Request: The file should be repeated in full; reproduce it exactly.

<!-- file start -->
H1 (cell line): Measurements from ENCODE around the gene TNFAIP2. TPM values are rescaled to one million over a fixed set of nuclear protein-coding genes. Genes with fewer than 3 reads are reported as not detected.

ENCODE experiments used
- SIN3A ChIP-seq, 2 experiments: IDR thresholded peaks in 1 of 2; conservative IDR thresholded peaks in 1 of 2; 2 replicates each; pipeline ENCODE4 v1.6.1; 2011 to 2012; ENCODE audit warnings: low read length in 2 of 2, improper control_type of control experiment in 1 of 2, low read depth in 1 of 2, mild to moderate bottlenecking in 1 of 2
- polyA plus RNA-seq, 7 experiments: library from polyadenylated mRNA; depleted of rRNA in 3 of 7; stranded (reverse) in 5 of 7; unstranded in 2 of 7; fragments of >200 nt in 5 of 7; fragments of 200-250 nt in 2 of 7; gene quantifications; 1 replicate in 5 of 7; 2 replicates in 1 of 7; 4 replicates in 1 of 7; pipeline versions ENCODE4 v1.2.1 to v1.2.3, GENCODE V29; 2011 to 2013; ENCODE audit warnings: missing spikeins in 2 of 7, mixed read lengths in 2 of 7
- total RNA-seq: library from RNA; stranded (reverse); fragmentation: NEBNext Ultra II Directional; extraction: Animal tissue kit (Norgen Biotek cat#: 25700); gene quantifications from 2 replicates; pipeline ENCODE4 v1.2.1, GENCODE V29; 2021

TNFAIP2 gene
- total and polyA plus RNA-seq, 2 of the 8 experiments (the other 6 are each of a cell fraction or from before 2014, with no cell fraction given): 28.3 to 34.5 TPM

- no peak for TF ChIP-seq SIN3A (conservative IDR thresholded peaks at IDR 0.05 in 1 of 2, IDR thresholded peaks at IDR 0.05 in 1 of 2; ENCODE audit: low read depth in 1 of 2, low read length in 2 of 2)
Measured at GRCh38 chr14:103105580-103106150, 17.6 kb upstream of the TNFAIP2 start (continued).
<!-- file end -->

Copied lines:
H1 (cell line): Measurements from ENCODE around the gene TNFAIP2. TPM values are rescaled to one million over a fixed set of nuclear protein-coding genes. Genes with fewer than 3 reads are reported as not detected.

ENCODE experiments used
- SIN3A ChIP-seq, 2 experiments: IDR thresholded peaks in 1 of 2; conservative IDR thresholded peaks in 1 of 2; 2 replicates each; pipeline ENCODE4 v1.6.1; 2011 to 2012; ENCODE audit warnings: low read length in 2 of 2, improper control_type of control experiment in 1 of 2, low read depth in 1 of 2, mild to moderate bottlenecking in 1 of 2
- polyA plus RNA-seq, 7 experiments: library from polyadenylated mRNA; depleted of rRNA in 3 of 7; stranded (reverse) in 5 of 7; unstranded in 2 of 7; fragments of >200 nt in 5 of 7; fragments of 200-250 nt in 2 of 7; gene quantifications; 1 replicate in 5 of 7; 2 replicates in 1 of 7; 4 replicates in 1 of 7; pipeline versions ENCODE4 v1.2.1 to v1.2.3, GENCODE V29; 2011 to 2013; ENCODE audit warnings: missing spikeins in 2 of 7, mixed read lengths in 2 of 7
- total RNA-seq: library from RNA; stranded (reverse); fragmentation: NEBNext Ultra II Directional; extraction: Animal tissue kit (Norgen Biotek cat#: 25700); gene quantifications from 2 replicates; pipeline ENCODE4 v1.2.1, GENCODE V29; 2021

TNFAIP2 gene
- total and polyA plus RNA-seq, 2 of the 8 experiments (the other 6 are each of a cell fraction or from before 2014, with no cell fraction given): 28.3 to 34.5 TPM

- no peak for TF ChIP-seq SIN3A (conservative IDR thresholded peaks at IDR 0.05 in 1 of 2, IDR thresholded peaks at IDR 0.05 in 1 of 2; ENCODE audit: low read depth in 1 of 2, low read length in 2 of 2)
Measured at GRCh38 chr14:103105580-103106150, 17.6 kb upstream of the TNFAIP2 start (continued).